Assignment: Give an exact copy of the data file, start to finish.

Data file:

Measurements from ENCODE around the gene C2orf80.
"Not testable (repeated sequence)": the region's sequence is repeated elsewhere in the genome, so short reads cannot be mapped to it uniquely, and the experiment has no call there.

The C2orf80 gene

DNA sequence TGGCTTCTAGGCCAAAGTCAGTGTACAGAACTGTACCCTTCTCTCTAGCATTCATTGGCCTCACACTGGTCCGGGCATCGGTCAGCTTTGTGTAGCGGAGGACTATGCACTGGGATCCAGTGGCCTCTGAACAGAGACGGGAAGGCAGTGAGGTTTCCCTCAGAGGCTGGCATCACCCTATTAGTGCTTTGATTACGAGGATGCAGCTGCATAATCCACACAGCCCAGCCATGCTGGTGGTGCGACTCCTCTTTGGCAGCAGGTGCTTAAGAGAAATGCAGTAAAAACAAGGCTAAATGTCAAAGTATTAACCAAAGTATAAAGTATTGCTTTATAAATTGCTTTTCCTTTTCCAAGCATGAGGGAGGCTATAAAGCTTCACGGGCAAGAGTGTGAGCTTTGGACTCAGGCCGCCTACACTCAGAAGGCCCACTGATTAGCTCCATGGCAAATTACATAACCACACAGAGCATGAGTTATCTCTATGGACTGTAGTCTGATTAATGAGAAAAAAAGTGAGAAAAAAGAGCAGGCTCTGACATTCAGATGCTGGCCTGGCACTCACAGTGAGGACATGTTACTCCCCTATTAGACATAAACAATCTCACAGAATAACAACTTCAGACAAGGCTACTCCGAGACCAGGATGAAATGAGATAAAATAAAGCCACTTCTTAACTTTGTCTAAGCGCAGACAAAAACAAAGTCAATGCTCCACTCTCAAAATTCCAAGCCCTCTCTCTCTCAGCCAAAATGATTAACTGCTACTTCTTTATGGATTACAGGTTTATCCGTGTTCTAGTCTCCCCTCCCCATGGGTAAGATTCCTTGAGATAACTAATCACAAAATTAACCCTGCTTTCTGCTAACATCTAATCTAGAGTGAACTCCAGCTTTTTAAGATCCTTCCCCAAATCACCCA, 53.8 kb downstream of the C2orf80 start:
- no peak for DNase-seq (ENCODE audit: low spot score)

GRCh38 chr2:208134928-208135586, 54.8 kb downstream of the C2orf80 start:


Measurements from ENCODE around the gene C2orf80.
"Not testable (repeated sequence)": the region's sequence is repeated elsewhere in the genome, so short reads cannot be mapped to it uniquely, and the experiment has no call there.

The C2orf80 gene

DNA sequence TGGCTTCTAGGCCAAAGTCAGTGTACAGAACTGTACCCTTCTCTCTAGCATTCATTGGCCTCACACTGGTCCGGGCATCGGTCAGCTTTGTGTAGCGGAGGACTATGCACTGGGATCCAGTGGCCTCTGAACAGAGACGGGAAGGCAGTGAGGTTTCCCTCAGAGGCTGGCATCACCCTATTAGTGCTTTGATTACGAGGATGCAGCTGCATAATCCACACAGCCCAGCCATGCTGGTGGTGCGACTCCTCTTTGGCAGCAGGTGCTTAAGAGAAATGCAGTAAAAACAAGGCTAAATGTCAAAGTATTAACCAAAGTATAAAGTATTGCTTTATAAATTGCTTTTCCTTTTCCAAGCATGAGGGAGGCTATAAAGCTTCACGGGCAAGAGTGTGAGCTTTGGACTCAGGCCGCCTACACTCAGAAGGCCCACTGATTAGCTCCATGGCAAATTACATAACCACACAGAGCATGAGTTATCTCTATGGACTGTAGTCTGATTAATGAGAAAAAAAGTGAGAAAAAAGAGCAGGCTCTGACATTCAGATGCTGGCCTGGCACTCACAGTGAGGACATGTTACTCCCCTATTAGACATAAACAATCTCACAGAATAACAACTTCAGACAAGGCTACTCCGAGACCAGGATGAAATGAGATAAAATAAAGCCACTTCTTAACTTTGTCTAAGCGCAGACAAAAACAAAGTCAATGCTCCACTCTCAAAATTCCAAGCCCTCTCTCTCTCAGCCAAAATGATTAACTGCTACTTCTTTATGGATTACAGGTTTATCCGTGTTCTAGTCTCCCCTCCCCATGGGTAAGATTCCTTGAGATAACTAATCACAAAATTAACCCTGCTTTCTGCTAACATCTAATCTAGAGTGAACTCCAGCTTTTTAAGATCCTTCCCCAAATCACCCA, 53.8 kb downstream of the C2orf80 start:
- no peak for DNase-seq (ENCODE audit: low spot score)

GRCh38 chr2:208134928-208135586, 54.8 kb downstream of the C2orf80 start: